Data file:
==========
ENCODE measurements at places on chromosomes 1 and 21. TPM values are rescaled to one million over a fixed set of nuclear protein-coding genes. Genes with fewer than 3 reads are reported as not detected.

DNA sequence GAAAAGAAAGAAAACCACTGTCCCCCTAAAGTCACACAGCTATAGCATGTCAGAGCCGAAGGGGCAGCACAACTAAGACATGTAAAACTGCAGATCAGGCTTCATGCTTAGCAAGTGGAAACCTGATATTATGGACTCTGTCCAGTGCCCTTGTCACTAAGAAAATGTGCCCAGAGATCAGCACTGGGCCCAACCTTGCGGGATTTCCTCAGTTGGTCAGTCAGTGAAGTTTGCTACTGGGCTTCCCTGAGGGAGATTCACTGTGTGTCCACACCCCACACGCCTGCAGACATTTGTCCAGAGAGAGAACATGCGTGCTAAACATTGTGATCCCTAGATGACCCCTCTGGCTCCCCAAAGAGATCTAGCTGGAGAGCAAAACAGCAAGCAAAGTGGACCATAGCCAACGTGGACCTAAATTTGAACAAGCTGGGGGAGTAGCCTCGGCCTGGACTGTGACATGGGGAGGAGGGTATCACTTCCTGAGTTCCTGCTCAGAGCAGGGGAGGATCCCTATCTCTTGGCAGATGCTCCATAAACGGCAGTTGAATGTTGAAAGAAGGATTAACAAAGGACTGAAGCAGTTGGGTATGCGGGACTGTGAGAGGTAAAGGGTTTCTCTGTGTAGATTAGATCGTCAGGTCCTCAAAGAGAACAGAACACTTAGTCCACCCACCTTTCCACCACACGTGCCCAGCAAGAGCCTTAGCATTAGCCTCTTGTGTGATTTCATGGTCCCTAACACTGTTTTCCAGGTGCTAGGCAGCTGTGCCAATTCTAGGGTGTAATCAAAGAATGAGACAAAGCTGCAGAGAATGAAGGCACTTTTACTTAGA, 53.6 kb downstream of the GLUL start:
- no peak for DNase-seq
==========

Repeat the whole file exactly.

ENCODE measurements at places on chromosomes 1 and 21. TPM values are rescaled to one million over a fixed set of nuclear protein-coding genes. Genes with fewer than 3 reads are reported as not detected.

DNA sequence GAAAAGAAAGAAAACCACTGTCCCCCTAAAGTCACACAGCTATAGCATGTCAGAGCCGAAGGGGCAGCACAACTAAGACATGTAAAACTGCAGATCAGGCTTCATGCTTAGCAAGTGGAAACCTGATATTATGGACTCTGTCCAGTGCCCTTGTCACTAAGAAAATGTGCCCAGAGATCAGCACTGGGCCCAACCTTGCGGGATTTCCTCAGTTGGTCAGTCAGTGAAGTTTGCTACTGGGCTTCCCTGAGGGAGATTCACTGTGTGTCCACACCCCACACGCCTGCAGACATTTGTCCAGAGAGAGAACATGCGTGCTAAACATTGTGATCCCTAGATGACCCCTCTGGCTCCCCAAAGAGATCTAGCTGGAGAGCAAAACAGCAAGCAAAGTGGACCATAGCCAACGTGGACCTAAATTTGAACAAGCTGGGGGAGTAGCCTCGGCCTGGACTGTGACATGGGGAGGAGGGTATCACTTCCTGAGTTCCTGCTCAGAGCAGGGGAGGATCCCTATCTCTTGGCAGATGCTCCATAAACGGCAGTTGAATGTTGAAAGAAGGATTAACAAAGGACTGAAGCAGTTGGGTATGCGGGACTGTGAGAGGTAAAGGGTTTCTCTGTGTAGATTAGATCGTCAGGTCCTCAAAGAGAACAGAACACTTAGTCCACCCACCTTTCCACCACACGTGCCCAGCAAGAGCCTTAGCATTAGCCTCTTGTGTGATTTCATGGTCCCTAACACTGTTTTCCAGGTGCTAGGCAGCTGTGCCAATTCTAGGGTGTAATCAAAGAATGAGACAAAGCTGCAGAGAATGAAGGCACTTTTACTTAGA, 53.6 kb downstream of the GLUL start:
- no peak for DNase-seq